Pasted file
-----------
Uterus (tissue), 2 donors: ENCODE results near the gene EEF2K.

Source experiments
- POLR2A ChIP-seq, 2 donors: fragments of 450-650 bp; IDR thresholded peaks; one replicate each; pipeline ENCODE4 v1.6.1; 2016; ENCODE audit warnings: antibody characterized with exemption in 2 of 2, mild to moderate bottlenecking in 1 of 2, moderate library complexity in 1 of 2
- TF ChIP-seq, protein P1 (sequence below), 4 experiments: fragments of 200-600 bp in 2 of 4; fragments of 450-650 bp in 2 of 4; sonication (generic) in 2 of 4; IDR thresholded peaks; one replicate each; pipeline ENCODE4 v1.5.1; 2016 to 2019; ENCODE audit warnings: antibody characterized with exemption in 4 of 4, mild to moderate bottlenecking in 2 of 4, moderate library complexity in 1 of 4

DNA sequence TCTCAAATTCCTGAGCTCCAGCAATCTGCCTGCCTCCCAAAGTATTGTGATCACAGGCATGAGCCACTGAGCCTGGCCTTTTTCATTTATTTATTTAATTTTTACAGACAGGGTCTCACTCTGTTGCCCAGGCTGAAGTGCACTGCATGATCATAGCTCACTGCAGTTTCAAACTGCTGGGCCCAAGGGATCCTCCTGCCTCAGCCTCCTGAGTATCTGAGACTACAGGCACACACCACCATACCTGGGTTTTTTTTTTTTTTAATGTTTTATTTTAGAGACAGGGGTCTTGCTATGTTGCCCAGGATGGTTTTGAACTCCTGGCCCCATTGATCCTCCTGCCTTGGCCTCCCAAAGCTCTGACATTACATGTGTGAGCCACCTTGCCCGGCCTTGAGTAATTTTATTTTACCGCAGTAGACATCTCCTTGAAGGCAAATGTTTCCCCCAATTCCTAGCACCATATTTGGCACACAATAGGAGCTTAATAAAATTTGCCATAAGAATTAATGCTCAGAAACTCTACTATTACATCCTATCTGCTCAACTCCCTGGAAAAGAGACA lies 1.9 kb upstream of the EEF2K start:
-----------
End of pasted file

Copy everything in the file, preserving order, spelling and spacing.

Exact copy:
Uterus (tissue), 2 donors: ENCODE results near the gene EEF2K.

Source experiments
- POLR2A ChIP-seq, 2 donors: fragments of 450-650 bp; IDR thresholded peaks; one replicate each; pipeline ENCODE4 v1.6.1; 2016; ENCODE audit warnings: antibody characterized with exemption in 2 of 2, mild to moderate bottlenecking in 1 of 2, moderate library complexity in 1 of 2
- TF ChIP-seq, protein P1 (sequence below), 4 experiments: fragments of 200-600 bp in 2 of 4; fragments of 450-650 bp in 2 of 4; sonication (generic) in 2 of 4; IDR thresholded peaks; one replicate each; pipeline ENCODE4 v1.5.1; 2016 to 2019; ENCODE audit warnings: antibody characterized with exemption in 4 of 4, mild to moderate bottlenecking in 2 of 4, moderate library complexity in 1 of 4

DNA sequence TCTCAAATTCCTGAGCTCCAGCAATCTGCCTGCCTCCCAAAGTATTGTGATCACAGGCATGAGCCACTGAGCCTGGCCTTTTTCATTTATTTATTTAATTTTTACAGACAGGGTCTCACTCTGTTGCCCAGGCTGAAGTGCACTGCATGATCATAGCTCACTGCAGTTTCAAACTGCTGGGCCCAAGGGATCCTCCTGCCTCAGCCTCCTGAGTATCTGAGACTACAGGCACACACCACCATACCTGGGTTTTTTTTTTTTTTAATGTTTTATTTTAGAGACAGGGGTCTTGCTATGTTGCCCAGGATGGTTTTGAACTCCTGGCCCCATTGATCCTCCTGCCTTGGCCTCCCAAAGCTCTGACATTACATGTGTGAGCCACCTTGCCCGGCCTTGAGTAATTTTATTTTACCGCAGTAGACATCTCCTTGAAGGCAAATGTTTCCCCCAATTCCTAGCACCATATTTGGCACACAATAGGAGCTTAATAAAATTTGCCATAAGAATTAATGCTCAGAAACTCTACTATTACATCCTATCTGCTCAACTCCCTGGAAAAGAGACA lies 1.9 kb upstream of the EEF2K start: